Spot on. It's always best to invest in some higher quality be quiet! / Noctua cooling instead. I've done passive builds, but they turn out to be a bit expensive and still very limited in processing power. It is much better to build a quiet computer instead, so you have flexibility in both, processing power and noise.
 
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chrisjames61

Senior member
Dec 31, 2013
655
373
136
I saw them selling a passive PC. They basically use a FD Meshify case (probably remove all filters), and a NoFan CR-80EH copper cooler. Allegedly this cooler is rated to 80W..... so my idea is anyone can do that with off-the shelf

Is that realistic, or is a 65W CPU the limit?

I even think some really slow case fans pushing air into the case could be almost silent and help this passive heatsink. I already have a Seasonic passive PSU.

Since with no or little convective airflow the RAM, VRM etc. don't get cooled well, does that mean all these components have a shorter life? I assume the idea of having some large slow inlet fans will help with that.
If you are going to run any fans at all it wouldn't make sense not to use a cpu fan. I would just run it at a low rpm. It won't be any louder than the case fans. TBH that cooler looks like a piece of junk. I would look for a solid copper Delta cooler.
 

HerrKaLeu

Member
Nov 23, 2016
98
5
41
Exactly. Newer hardware run extremely well when thermally throttled, gradually reducing clock speed until temps stabilize. If it happens only occasionally of course, it's not big a deal, but becomes a problem when throttling affects day to day tasks, this, however mostly happens on newer laptops, though (NB. Desktop > Laptop any day). Stock Intel 4c/8t CPUs are easy on VRMs, it's ok to pair them with cheapo 3+1 boards.

Doing so 24/7 of course not good long term but should easily last the warranty period. Usually the board craps out first anyway. I have killed several boards doing thermal tests, but never a modern CPU. ....

Even the newer ones are fairly audible, during parking/unparking/seeking operations. 2.5" hdds are much quieter in this regard, you want to try one of those, if you are not ready to exclusively move to solid state storage just yet.


It can only make electrical noise, depending on load. Varies sample to sample. Don't worry about it, it's a very quality piece of hardware, especially under lower loads! Saving up electricity is always a good thing.
The problem with throttling is that the user pays for a powerful CPU, but when power is actually needed, it has less power. May as well have bought a cheaper CPU with less clock speed.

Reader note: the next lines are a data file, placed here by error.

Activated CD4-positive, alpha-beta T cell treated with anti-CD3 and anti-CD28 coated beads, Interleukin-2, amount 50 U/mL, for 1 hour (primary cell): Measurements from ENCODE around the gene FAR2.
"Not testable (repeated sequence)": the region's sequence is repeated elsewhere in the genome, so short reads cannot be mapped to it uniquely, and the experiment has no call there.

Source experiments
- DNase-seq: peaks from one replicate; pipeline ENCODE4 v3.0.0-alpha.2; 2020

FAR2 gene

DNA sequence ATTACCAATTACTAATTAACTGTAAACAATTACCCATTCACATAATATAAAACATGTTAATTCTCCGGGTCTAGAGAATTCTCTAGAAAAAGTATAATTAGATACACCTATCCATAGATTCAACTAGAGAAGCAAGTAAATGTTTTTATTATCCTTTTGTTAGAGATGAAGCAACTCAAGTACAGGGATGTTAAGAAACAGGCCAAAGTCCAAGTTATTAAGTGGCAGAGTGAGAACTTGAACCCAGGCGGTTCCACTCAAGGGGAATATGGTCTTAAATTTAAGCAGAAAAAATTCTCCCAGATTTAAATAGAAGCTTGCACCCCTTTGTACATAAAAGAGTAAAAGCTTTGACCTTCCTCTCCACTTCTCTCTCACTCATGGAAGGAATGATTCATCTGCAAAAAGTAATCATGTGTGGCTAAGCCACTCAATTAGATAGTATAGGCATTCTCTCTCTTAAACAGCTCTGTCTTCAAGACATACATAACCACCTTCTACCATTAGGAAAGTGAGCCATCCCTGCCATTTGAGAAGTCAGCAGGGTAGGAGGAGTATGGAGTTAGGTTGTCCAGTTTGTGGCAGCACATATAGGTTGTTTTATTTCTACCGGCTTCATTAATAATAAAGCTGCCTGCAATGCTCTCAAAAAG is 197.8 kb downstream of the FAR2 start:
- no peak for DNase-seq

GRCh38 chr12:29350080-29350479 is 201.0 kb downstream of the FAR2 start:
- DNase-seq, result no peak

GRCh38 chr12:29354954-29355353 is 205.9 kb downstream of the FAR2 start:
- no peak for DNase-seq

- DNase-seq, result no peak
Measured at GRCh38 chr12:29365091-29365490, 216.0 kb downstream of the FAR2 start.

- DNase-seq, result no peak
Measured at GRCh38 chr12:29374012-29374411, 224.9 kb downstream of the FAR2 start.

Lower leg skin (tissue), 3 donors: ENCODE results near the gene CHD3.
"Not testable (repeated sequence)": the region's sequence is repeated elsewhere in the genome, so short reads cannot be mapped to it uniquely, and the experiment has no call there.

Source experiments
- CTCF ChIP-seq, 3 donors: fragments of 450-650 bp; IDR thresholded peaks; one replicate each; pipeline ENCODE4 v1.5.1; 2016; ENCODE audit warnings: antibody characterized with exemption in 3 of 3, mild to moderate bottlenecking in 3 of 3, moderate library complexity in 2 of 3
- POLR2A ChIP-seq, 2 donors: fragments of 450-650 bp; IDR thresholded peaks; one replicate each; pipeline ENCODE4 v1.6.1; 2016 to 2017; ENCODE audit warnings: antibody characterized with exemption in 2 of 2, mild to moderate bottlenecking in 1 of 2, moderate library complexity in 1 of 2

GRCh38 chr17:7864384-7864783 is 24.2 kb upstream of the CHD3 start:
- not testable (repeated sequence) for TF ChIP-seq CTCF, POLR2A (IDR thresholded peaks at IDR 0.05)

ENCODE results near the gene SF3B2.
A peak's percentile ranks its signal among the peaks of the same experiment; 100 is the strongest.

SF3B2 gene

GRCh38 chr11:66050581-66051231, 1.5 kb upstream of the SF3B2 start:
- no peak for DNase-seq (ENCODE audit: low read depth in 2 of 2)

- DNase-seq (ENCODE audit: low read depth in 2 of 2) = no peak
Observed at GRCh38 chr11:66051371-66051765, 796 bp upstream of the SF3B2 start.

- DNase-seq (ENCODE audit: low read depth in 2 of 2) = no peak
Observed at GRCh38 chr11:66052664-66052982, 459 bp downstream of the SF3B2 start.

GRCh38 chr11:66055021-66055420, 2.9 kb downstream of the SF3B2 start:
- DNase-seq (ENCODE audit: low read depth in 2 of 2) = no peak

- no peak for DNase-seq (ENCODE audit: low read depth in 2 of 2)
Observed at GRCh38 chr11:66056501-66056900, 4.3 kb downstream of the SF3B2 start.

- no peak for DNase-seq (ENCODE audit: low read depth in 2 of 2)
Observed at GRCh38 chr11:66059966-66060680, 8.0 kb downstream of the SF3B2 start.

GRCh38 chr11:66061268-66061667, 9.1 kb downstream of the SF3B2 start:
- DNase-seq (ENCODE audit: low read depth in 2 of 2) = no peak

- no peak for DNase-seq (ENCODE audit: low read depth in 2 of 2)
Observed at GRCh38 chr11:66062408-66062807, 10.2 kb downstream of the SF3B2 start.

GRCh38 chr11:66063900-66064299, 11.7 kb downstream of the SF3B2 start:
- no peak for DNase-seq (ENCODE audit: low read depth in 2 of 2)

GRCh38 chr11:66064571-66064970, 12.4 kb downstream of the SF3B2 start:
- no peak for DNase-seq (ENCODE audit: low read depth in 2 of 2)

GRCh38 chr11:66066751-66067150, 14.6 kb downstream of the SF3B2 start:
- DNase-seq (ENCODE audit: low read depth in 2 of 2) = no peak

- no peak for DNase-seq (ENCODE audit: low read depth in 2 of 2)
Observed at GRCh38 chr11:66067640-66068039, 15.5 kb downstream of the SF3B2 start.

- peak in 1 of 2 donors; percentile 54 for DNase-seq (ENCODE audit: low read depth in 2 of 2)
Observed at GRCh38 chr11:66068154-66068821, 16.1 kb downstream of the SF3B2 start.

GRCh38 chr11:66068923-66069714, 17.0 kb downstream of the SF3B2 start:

I'm sure it lasts the 1-year warranty they offer. As someone who keeps hardware for a long time (I reuse my main rig hardware in media PCs, and also sell to relatives) and who is concerned with all that waste, I definitely like to keep PCs cool. This is what bothers me about the Dell et al, they are built to work 3-4 years and then get disposed (bad cooling, and proprietary hardware making repair or upgrade difficult)

I'm in the process of replacing my HDD with an SSD. I never did the 2.5" HDD. More expensive, slower. Then I will see how noisy the electronics are.

I don't remember my thought process when I bought the fanless PSU. It is Platinum certified, so that is good. But since I have case fans, I don't really save on noise compared to a good silent 120mm fan PSU. there are other problems with a fanless PSU. they ar elimited to bottom-mounting. So in a cheaper case with the PSU on top they may not work. And the little heat they dissipate, goes into the case, requiring some more airflow in the case. A fan-cooled bottom-mounted PSU draws air from the bottom and pushes it out of the rear - perfect for case thermals. Another problem with this PSU is that since It is upside-down (do vent air to top into the case), the cables are at the bottom. This limits on of my bottom fans to 120mm instead of 140mm. So it introduces some noise penalty.

If you are going to run any fans at all it wouldn't make sense not to use a CPU fan. I would just run it at a low rpm. It won't be any louder than the case fans. TBH that cooler looks like a piece of junk. I would look for a solid copper Delta cooler.
Agree, the 120/140 mm CPU fans can be really inaudible. My case has 4 very slow intake fans (2 bottom, 2 front). i used to have 2 exhaust fans int he rear and rear-top position. But removing them kept CPU and mobo temps the same.

The passive money is better spent on SSD over HDD for even less noise and more speed.
 

Magic Carpet

Diamond Member
Oct 2, 2011
3,262
69
91
The problem with throttling is that the user pays for a powerful CPU, but when power is actually needed, it has less power. May as well have bought a cheaper CPU with less clock speed.
This is exactly what's happening in the mobile space. The race to have the lightest, slimmest chassis made vendors compromise on cooling significantly. Shall we make a class-action lawsuit?

EDIT:
This was easily the worst purchase in my entire life. Totally fanless too.